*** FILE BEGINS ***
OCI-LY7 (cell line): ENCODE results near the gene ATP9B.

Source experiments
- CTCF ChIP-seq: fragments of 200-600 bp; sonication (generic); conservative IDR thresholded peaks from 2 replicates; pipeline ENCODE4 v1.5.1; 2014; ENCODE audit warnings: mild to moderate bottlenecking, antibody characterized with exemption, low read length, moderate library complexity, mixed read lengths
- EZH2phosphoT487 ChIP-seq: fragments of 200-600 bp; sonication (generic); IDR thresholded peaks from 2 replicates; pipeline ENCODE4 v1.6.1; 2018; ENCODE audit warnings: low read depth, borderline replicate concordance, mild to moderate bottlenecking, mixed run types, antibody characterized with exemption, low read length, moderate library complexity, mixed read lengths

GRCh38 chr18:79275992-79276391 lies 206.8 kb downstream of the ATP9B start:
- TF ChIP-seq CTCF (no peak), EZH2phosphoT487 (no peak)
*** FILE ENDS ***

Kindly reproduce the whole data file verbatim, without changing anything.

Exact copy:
OCI-LY7 (cell line): ENCODE results near the gene ATP9B.

Source experiments
- CTCF ChIP-seq: fragments of 200-600 bp; sonication (generic); conservative IDR thresholded peaks from 2 replicates; pipeline ENCODE4 v1.5.1; 2014; ENCODE audit warnings: mild to moderate bottlenecking, antibody characterized with exemption, low read length, moderate library complexity, mixed read lengths
- EZH2phosphoT487 ChIP-seq: fragments of 200-600 bp; sonication (generic); IDR thresholded peaks from 2 replicates; pipeline ENCODE4 v1.6.1; 2018; ENCODE audit warnings: low read depth, borderline replicate concordance, mild to moderate bottlenecking, mixed run types, antibody characterized with exemption, low read length, moderate library complexity, mixed read lengths

GRCh38 chr18:79275992-79276391 lies 206.8 kb downstream of the ATP9B start:
- TF ChIP-seq CTCF (no peak), EZH2phosphoT487 (no peak)